Craving Action Plan
Often times, cravings can emerge at a certain time of day, during a specific activity, when you’re around a certain person or group of people, or when you experience certain emotions that you used smoking to help cope with. Just like the quitting process, cravings are personal and unique to each individual. A key to understanding your cravings is understanding the triggers they are linked to.
Use the worksheet below to think about and write down your cravings. This can help you not only understand the triggers they are tied to, but also come up with a plan for how you will deal with them. Print this page and keep it in your wallet, purse, or somewhere around the house where you can easily access it. When you experience a craving, you will know what your plan is for getting through it.
How to Use the Craving Action Plan
Make an entry in your journal whenever you have a craving for a cigarette. Use the following as a guide:
Craving Trigger: Write down the time of day, activity, person/group of people, or response to emotions that cause you to smoke.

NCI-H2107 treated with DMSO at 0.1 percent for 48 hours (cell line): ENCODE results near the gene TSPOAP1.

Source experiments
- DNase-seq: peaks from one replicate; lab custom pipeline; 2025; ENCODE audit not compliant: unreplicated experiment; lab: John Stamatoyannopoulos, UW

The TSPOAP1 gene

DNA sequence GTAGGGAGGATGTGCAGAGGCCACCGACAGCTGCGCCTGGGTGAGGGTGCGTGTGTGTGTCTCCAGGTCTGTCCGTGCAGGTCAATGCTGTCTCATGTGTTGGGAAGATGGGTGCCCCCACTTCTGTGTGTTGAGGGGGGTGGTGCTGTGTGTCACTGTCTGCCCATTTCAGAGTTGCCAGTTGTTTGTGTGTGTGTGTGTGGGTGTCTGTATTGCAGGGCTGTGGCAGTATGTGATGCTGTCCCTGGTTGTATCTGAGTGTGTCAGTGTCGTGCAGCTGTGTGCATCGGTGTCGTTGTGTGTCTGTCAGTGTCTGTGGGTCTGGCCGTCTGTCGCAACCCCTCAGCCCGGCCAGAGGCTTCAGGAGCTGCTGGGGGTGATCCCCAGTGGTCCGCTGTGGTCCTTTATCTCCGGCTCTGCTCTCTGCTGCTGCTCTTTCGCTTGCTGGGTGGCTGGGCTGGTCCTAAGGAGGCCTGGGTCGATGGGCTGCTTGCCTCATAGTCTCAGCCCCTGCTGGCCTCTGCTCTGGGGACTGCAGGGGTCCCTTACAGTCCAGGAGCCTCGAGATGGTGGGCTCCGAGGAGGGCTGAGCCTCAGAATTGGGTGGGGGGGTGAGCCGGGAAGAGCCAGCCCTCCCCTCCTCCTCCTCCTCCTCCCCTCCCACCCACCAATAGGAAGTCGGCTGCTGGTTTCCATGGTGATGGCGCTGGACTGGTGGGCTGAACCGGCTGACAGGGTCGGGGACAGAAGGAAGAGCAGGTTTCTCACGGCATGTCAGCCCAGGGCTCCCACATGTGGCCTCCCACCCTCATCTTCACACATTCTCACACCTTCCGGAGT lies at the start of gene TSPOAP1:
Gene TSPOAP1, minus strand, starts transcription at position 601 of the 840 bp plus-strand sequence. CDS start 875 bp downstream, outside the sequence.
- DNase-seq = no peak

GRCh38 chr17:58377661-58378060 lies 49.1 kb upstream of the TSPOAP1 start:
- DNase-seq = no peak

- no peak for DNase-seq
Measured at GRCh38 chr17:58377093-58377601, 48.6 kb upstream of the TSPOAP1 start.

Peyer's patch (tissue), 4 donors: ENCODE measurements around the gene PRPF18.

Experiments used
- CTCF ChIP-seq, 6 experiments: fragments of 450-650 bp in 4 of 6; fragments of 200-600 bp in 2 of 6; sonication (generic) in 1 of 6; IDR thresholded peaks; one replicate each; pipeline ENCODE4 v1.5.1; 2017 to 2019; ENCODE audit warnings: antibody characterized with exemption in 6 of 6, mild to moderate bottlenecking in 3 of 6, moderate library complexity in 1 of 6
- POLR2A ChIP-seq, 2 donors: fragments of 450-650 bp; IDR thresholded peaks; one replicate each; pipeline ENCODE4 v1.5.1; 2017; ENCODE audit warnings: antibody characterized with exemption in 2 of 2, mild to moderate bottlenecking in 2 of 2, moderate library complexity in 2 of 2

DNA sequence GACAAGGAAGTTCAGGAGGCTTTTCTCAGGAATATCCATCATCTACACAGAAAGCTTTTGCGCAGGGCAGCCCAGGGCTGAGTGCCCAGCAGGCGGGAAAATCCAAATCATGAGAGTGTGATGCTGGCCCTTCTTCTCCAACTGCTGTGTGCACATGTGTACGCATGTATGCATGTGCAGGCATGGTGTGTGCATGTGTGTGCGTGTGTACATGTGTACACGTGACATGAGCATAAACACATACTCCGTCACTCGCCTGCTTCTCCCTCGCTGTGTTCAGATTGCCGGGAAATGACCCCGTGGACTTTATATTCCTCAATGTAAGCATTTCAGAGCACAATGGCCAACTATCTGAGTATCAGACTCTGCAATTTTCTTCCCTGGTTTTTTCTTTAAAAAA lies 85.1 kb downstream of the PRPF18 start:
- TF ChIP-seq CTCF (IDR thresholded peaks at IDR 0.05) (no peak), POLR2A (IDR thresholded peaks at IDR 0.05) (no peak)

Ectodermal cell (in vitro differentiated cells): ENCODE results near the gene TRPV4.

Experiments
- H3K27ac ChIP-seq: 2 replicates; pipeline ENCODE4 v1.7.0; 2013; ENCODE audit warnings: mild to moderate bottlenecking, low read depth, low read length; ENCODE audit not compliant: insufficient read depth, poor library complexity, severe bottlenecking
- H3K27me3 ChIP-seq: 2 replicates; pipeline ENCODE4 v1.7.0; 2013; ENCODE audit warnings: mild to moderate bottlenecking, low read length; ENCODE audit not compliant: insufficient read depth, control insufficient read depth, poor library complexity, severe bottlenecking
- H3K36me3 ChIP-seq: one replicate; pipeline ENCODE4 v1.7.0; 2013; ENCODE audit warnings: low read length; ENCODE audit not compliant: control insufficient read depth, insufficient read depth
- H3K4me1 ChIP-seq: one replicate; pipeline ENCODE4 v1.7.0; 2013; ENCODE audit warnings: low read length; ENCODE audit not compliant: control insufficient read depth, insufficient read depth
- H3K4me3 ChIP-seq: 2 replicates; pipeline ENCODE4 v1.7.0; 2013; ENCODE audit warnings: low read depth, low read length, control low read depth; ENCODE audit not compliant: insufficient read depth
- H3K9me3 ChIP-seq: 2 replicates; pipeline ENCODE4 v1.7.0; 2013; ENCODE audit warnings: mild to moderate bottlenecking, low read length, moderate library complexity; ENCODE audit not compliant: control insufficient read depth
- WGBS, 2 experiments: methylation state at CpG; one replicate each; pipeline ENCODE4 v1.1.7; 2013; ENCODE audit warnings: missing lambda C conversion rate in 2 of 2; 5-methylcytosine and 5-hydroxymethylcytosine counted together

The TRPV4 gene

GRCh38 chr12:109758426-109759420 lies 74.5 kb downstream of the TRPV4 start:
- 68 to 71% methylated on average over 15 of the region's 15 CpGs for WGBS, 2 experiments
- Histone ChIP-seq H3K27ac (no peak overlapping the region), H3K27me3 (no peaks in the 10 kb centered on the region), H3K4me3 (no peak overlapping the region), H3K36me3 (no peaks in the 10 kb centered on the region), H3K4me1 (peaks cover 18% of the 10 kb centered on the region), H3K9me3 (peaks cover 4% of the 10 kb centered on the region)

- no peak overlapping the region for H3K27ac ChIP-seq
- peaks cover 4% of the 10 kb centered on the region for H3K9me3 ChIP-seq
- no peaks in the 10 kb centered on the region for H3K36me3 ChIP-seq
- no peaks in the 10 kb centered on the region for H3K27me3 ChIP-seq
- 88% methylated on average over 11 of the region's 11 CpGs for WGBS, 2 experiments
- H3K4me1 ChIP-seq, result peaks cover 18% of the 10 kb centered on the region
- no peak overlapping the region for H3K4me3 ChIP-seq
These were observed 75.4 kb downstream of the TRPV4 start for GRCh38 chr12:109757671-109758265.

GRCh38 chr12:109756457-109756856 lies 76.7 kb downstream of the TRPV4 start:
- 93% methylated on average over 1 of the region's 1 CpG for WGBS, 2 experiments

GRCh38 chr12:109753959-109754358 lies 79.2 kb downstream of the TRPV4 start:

Intensity: On a scale of 1 to 5 with 1 being least intense and 5 being most intense, rate the intensity of each of the specific types of cravings you experience.
Action Plan: Document what you will do when you experience each type of craving.
|Craving Trigger||Intensity||Action Plan|
Reminders of My Motivations for Quitting:
Notes:_________________________________________________________________ ______________________________________________________________________ ______________________________________________________________________ ______________________________________________________________________ ______________________________________________________________________
When you quit smoking, your risk of stroke decreases steadily. Former smokers have the same stroke risk as nonsmokers after 5 to 15 years.